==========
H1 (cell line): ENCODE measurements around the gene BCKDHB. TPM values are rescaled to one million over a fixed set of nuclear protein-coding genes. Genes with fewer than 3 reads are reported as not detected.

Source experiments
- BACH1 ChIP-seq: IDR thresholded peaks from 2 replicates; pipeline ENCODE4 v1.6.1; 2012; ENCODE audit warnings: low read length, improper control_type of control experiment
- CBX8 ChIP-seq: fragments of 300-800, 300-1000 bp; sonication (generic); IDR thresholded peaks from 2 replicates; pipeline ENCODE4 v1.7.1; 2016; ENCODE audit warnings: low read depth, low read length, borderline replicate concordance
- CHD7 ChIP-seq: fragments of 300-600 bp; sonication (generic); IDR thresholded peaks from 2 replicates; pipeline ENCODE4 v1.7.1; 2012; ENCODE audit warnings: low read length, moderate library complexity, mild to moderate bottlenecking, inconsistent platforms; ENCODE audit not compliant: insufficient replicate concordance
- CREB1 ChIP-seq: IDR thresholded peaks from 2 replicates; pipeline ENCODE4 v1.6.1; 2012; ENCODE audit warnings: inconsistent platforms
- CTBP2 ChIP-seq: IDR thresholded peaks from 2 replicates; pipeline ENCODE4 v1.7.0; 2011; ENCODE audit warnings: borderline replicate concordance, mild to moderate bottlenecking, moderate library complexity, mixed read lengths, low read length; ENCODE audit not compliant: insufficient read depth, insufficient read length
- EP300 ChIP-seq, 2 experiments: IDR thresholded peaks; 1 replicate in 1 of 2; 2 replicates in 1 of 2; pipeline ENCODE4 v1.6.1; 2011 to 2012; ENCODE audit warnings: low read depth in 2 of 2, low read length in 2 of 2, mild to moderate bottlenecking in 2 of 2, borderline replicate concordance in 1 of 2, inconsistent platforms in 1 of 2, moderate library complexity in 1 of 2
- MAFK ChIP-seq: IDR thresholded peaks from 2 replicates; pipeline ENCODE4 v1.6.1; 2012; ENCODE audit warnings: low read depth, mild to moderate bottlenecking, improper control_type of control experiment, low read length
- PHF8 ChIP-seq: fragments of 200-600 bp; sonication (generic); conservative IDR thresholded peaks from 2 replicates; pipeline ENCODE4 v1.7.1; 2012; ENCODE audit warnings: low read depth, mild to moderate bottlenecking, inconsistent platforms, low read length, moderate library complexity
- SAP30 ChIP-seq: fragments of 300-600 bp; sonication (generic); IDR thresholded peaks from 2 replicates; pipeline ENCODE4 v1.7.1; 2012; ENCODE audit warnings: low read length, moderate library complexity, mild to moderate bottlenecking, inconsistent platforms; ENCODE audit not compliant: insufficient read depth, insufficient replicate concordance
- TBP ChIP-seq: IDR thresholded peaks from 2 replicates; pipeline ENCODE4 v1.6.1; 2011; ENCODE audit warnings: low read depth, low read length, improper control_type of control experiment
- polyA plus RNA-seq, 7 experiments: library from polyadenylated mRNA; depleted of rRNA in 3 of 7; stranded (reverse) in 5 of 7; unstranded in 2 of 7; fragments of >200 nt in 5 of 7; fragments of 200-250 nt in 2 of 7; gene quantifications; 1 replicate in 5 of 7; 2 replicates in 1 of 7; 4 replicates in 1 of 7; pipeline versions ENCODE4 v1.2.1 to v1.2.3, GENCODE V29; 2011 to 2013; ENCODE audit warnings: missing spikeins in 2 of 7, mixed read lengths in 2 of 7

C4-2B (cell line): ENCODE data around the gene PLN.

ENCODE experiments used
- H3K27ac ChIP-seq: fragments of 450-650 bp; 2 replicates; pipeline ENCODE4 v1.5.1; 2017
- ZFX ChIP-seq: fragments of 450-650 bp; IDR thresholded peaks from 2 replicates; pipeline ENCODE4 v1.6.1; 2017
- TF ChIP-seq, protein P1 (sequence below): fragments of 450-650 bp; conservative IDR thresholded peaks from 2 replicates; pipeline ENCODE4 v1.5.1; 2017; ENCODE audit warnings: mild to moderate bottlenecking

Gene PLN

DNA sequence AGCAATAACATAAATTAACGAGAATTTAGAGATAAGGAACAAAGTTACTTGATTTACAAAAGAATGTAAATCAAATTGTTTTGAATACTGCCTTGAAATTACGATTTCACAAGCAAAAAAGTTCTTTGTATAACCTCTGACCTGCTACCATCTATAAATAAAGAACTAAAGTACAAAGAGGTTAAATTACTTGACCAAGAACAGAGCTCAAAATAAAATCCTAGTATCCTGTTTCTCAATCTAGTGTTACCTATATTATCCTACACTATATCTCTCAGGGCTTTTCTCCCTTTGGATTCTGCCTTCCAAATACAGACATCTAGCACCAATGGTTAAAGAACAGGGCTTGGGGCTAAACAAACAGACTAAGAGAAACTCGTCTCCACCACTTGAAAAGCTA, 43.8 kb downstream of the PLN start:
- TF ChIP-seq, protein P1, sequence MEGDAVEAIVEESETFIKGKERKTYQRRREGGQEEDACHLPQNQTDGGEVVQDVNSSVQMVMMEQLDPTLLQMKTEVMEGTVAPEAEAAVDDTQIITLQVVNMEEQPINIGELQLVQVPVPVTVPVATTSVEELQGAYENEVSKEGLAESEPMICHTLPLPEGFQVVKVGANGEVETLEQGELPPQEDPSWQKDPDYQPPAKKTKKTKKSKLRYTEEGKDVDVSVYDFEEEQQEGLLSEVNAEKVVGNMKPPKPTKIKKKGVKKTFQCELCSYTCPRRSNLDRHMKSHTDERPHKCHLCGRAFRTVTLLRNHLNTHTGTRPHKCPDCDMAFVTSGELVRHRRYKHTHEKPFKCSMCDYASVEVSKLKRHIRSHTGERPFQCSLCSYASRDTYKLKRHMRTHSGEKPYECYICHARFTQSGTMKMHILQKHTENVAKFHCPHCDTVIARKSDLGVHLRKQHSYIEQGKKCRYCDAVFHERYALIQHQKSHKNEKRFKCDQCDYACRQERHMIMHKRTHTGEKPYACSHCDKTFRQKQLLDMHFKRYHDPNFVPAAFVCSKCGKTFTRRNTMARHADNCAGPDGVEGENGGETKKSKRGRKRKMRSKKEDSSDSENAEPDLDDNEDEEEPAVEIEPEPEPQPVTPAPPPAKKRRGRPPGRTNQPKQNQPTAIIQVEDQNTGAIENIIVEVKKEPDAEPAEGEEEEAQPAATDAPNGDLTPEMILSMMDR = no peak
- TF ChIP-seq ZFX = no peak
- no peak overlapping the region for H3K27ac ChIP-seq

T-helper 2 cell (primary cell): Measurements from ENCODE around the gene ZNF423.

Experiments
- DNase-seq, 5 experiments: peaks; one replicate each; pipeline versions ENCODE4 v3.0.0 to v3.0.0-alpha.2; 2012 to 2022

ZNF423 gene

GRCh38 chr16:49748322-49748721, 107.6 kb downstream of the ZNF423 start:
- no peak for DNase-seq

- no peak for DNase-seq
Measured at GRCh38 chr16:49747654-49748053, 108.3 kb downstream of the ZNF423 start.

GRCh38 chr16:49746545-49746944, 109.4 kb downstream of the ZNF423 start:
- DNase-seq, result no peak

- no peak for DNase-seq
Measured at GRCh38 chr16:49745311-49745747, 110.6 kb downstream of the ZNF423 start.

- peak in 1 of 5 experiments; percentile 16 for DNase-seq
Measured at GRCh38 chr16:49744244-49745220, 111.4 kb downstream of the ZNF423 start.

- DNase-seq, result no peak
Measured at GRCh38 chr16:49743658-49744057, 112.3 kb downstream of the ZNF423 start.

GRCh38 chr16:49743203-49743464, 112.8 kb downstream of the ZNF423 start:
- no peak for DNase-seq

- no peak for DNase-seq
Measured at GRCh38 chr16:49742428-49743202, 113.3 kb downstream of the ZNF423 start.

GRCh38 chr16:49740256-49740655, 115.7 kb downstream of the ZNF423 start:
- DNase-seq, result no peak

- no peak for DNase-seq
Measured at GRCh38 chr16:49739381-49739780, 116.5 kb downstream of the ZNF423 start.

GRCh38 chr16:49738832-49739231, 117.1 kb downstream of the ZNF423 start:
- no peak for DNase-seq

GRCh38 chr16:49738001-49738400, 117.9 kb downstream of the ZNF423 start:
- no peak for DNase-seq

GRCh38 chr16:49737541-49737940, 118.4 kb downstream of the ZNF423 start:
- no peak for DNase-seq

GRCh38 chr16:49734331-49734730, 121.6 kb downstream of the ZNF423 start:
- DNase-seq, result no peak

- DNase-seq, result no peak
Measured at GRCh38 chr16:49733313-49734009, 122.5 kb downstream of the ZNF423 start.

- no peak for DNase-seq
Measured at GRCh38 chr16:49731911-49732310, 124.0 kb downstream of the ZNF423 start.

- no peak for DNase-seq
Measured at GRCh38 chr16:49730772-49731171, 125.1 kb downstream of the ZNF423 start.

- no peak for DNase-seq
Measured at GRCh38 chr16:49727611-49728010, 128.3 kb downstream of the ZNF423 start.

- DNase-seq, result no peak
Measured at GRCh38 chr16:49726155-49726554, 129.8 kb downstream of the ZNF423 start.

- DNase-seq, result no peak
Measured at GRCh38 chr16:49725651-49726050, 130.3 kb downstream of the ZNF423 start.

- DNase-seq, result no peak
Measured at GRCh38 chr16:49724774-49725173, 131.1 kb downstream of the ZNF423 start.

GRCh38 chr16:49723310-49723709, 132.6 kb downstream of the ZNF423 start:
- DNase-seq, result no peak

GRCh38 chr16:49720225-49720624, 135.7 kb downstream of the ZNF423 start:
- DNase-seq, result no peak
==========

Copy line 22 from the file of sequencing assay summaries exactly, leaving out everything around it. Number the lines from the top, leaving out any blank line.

- TF ChIP-seq ZFX = no peak